Perfection Paralysis


Nothing quite compares to the crippling sense of overwhelm that comes with being a perfectionist. This is something I feel I’ve struggled with for the majority of my life. I’m not sure when or how my perfectionist tendencies arose, they probably developed from some deeper emotional issues that were pushed aside and ignored instead of being dealt with. All I know is that being a perfectionist can be both a blessing and a curse. What I’ve noticed is that it becomes almost impossible to complete projects. I feel like I am always stuck in the development stage, never having enough time to complete a project to the quality that I feel is appropriate for the work. While working on personal projects with no deadline to strive towards I often never move past this production stage, I continue to change things over and over again trying to achieve perfection.

Knowing how and where to start the project also becomes difficult. I find it hard to break the project into manageable sized tasks as I often think of the project as a whole and want it to be perfect from the get go. This is when the mind goes into overdrive, just the idea of the project sends me into a state of shock and paralysis. How could I possibly complete the insurmountable amount of work to my standards in the time frame given?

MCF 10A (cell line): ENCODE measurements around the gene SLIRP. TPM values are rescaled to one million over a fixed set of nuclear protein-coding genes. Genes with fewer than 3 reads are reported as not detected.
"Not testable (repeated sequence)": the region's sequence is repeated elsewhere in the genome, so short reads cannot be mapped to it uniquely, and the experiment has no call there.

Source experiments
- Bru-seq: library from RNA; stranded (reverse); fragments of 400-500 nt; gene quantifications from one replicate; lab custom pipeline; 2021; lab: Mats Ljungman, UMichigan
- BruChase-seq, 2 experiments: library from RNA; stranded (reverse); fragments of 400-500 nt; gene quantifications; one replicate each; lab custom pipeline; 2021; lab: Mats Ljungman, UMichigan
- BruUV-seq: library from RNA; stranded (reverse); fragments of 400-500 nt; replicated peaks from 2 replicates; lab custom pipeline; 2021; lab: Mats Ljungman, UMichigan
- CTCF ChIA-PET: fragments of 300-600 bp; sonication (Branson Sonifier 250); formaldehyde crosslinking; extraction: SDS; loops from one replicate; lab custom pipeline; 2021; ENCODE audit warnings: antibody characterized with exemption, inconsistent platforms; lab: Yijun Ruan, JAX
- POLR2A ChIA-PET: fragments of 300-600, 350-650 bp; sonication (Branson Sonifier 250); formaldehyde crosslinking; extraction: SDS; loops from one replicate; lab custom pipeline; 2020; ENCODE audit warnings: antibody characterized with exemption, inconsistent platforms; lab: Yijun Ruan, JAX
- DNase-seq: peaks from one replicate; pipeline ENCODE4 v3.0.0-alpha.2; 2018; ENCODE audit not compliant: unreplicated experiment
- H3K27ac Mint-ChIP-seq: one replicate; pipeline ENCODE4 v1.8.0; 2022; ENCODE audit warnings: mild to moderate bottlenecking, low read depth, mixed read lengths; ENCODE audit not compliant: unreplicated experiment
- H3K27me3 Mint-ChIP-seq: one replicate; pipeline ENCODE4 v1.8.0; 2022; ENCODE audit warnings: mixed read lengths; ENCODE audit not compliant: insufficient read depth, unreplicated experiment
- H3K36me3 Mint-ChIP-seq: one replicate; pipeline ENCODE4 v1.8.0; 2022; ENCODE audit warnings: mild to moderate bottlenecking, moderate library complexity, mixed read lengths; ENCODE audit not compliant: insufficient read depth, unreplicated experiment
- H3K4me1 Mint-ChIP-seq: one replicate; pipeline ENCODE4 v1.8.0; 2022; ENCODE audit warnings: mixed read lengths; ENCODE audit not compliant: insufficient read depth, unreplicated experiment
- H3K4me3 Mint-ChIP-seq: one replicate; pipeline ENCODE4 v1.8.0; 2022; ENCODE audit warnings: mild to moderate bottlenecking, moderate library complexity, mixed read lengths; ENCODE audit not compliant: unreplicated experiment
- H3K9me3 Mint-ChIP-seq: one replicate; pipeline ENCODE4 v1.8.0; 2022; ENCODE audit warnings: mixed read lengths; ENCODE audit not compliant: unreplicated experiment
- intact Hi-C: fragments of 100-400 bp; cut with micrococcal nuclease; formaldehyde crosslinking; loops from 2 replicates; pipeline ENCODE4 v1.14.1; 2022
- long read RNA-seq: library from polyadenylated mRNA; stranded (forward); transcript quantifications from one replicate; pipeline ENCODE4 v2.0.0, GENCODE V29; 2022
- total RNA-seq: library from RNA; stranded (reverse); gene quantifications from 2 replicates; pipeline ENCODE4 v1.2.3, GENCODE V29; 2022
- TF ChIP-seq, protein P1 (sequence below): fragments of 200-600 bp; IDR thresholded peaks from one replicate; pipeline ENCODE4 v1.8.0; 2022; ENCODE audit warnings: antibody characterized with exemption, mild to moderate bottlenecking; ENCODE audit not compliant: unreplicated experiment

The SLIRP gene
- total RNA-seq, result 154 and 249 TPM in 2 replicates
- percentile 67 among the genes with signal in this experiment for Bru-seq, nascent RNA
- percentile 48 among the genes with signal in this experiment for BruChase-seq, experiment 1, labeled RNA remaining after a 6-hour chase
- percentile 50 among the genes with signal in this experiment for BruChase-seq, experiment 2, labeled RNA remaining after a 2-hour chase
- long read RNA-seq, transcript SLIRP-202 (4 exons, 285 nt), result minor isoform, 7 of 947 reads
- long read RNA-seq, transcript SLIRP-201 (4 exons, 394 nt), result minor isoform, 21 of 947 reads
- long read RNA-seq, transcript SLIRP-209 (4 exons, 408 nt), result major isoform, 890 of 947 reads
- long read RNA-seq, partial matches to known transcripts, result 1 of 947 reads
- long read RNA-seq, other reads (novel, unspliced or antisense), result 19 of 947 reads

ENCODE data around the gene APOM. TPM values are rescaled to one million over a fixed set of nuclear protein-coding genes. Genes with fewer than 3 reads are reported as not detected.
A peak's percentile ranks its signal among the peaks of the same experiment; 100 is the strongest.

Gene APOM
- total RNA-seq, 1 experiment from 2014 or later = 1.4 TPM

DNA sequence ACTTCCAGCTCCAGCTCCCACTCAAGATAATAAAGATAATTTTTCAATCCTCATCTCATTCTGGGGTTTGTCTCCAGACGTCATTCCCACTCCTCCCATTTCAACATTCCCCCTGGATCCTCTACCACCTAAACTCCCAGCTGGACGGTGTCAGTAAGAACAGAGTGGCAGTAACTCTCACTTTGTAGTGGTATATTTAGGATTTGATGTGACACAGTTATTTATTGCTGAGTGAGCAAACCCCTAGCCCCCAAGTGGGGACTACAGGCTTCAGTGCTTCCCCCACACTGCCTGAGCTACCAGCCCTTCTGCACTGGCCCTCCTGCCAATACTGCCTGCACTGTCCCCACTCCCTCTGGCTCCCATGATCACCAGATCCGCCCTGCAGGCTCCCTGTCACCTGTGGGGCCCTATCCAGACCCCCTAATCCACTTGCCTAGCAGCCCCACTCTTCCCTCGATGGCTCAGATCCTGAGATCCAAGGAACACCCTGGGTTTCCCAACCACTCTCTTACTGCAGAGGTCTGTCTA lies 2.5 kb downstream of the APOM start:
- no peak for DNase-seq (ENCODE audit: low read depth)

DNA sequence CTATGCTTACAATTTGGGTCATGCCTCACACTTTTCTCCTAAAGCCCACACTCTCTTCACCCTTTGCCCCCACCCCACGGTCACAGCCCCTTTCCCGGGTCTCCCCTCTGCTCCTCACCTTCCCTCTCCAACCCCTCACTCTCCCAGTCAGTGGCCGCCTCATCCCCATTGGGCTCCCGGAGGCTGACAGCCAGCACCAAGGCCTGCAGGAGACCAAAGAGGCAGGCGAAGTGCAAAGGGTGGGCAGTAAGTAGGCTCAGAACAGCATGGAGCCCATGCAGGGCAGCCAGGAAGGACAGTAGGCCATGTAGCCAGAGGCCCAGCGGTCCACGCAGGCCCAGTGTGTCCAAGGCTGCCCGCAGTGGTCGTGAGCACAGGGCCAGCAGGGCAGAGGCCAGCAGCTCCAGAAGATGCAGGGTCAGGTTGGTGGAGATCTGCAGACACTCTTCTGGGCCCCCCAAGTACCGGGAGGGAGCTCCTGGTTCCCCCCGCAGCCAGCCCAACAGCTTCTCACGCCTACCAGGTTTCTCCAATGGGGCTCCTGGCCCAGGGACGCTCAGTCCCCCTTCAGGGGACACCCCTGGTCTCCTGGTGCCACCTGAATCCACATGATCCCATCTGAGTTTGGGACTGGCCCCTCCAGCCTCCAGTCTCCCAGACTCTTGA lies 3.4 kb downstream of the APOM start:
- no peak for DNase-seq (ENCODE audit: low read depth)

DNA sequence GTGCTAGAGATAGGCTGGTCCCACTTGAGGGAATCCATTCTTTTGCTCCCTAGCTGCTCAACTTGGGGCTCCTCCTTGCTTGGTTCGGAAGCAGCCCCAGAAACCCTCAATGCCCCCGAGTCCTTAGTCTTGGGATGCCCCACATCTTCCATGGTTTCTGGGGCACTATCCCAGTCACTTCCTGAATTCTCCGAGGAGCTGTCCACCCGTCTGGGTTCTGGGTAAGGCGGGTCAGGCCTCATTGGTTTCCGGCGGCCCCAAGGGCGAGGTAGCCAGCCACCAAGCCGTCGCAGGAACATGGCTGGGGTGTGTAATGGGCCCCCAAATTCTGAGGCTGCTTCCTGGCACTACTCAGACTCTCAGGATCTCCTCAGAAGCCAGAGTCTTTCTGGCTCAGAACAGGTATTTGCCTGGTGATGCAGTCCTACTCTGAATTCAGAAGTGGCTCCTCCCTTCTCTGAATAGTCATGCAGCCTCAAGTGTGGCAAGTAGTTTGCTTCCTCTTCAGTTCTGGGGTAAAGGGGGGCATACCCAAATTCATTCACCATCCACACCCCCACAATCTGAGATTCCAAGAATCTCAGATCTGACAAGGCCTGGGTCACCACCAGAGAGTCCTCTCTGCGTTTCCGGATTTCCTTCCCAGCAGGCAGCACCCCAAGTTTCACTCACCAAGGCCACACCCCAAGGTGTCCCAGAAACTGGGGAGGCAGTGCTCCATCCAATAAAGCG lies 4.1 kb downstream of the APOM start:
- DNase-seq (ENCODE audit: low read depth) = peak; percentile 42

Research can often be counter productive, the green-eyed monster within me tends to go into overdrive. I start comparing my half finished work to that of my peers and idols. Nothing stunts creativity faster than constant comparison and feelings of inadequacy. The ego takes control and all the inspiration and passion I felt before seems to slip away into the background. My mind focuses on all the reasons I can’t do it.

At its root, perfectionism isn’t really about a deep love of being meticulous. It’s about fear. Fear of making a mistake. Fear of disappointing others. Fear of failure. Fear of success. ― Michael Law

These are feeling I experience often, especially when I’m working on a creative project. It affects all aspects of my life, from my day job in design to my blogging and writing. Even simple tasks seem to fill me with a sense of overwhelm.

So I’ve learned to manage and control the feelings. Switching off from external distractions, taking a break from the outside world to really get to the heart of the matter. Living in the present moment and taking on each task as it arises, asking myself what it is I need to complete to be successful this very moment. Bringing my awareness to the present allows me to focus all my attention on the task at hand without feeling the need to control how the whole project will eventuate.

It’s a constant uphill battle but the more I work in this way the easier it becomes. I guess the most valuable lesson I’ve learned along the way is to just start where you can. Don’t worry too much about the outcome or the logistics of how you’ll get there, the important thing is to just begin in the present moment. From that moment you will be guided onto each following moment and opportunity, this will eventually lead you onto completion.

Jess x